'Increment time and frequency counters for app trapped.
intCount = 0
For intCount = 0 to UBound(g_arrTargetProcs)
  If g_arrTargetProcs(intCount) = objLatestEvent.TargetInstance.Name Then
    g_arrTimeCounters(intCount) = g_arrTimeCounters(intCount) + intDuration
    g_arrFreqCounters(intCount) = g_arrFreqCounters(intCount) + 1
    If intDuration > MAX_TIME Then
      g_arrOverCounters(intCount) = g_arrOverCounters(intCount) + 1
    End If
  End If
Next

End Sub

'******************************************************************************

Function ReadTextFile(strFileName)
'Read lines of text file and return array with one element for each line.

On Error Resume Next

Const FOR_READING = 1

Set objFSO = CreateObject("Scripting.FileSystemObject")
If objFSO.FileExists(strFilename) Then
  Set objTextStream = objFSO.OpenTextFile(strFilename, FOR_READING)
Else
  Wscript.Echo VbCrLf & "Input text file " & strFilename & " not found."
  WScript.Quit(1)
End If

If objTextStream.AtEndOfStream Then
  Wscript.Echo VbCrLf & "Input text file " & strFilename & " is empty."
  WScript.Quit(2)
End If

arrLines = Split(objTextStream.ReadAll, vbCrLf)
objTextStream.Close

ReadTextFile = arrLines

End Function

'******************************************************************************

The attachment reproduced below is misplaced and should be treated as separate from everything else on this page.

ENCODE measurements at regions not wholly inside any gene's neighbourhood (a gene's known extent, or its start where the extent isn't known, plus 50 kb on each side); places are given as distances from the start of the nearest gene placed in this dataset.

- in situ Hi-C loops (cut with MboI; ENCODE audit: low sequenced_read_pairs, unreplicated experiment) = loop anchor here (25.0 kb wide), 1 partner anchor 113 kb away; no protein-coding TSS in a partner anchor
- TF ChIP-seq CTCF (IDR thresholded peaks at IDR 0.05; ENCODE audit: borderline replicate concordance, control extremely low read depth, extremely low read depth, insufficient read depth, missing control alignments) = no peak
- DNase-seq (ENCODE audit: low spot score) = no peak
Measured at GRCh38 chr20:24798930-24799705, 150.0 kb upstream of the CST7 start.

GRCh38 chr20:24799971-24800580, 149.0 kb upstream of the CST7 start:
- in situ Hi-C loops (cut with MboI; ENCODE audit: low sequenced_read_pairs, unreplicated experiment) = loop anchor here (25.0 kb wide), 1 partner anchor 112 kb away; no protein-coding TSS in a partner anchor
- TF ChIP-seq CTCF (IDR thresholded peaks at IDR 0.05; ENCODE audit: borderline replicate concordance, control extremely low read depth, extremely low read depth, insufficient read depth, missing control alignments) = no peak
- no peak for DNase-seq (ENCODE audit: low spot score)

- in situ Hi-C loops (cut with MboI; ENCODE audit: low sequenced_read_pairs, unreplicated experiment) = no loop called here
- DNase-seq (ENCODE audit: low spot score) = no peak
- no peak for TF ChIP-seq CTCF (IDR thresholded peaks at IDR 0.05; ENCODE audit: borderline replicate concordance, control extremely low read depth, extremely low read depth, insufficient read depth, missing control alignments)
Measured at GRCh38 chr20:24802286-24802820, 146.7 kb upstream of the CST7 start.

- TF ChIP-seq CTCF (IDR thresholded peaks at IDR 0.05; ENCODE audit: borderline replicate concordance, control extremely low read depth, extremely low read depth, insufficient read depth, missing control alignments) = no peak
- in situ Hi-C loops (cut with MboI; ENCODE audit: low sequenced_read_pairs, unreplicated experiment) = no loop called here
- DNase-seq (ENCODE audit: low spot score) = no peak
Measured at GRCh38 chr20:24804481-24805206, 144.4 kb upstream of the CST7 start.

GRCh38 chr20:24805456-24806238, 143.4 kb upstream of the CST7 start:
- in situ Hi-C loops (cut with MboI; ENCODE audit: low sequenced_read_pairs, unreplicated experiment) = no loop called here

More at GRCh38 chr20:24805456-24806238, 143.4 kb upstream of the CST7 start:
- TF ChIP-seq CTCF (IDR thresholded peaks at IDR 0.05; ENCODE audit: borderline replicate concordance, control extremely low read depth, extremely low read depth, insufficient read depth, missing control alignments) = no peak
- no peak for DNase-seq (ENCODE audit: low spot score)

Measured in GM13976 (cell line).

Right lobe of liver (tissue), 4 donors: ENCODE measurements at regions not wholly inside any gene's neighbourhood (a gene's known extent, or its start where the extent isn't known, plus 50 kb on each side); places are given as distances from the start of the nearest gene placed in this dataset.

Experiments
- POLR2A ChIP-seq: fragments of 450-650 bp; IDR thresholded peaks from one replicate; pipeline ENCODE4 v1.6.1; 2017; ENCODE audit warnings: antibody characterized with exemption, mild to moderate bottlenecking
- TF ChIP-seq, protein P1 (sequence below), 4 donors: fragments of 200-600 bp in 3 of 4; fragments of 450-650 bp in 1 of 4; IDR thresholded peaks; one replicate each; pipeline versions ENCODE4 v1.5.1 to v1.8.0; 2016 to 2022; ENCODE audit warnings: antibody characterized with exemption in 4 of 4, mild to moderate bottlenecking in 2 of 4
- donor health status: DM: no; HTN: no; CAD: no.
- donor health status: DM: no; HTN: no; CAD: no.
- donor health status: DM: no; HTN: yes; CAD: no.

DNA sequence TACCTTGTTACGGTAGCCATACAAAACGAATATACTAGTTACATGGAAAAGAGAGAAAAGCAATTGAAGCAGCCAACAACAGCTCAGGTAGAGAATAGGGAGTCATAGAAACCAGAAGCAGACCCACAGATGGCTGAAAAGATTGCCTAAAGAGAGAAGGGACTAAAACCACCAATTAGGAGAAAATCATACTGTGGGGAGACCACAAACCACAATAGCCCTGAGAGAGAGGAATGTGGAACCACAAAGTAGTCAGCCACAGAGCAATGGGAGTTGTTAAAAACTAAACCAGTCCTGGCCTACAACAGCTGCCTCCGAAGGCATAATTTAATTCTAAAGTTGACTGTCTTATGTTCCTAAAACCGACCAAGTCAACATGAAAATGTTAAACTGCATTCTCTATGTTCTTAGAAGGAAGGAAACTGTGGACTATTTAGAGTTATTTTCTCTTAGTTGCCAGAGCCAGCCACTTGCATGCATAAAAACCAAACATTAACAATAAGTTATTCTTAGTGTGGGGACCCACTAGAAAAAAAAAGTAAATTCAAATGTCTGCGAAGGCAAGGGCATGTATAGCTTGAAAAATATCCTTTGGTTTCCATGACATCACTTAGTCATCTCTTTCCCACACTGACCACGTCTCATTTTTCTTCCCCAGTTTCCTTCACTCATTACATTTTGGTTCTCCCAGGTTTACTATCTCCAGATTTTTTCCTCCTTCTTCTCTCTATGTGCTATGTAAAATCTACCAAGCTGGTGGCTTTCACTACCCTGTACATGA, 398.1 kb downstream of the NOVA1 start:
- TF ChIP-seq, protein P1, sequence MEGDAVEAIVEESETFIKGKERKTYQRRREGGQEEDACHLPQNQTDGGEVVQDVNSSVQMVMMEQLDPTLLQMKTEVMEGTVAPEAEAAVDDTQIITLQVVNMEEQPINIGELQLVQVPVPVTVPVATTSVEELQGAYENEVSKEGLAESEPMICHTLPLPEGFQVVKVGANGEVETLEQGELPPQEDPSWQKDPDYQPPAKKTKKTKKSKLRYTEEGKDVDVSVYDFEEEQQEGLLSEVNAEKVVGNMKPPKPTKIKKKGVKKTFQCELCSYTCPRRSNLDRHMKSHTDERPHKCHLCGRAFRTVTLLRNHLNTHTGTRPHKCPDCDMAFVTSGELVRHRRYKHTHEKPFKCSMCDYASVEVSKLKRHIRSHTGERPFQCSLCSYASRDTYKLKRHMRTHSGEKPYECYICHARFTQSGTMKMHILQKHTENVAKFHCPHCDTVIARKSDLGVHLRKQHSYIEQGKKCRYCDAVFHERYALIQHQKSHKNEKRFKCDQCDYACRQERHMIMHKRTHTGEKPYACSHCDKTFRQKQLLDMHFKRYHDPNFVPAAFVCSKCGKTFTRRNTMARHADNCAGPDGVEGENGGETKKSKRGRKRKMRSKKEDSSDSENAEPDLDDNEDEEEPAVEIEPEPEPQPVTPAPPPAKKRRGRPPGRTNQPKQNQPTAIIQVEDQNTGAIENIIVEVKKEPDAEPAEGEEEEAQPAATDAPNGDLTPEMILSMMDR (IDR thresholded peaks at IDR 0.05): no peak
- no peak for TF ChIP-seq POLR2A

Sub HandleError(strComputer, strMsg)
'Handle errors.

WScript.Echo VbCrLf & "ERROR on " & strHost & VbCrLf & _
 "  Number: " & Err.Number & VbCrLf & _
 "  Description: " & Err.Description & VbCrLf & _
 "  Source: " & Err.Source & VbCrLf & _
 "  Explanation: " & strMsg
Err.Clear

End Sub



Measuring application usage on multiple machines

The next script, Listing 4, runs against multiple machines listed in a text file, which is a more likely scenario in an IT shop of any size. Like Listing 3, Listing 4 again gets the list of processes to be monitored from a text file, but this time it also outputs the results to a plain-text log file. This means that the entire record of the script's activity and its final summary end up on the administrative workstation.

A few caveats:

  • The final summary is written to the log file only if the script is allowed to run for the full monitoring time specified in the constant MON_TIME. If you press Ctrl+C to end the script before the time is up, the log will contain a record of any scripts that have been terminated up to that point, but no final summary.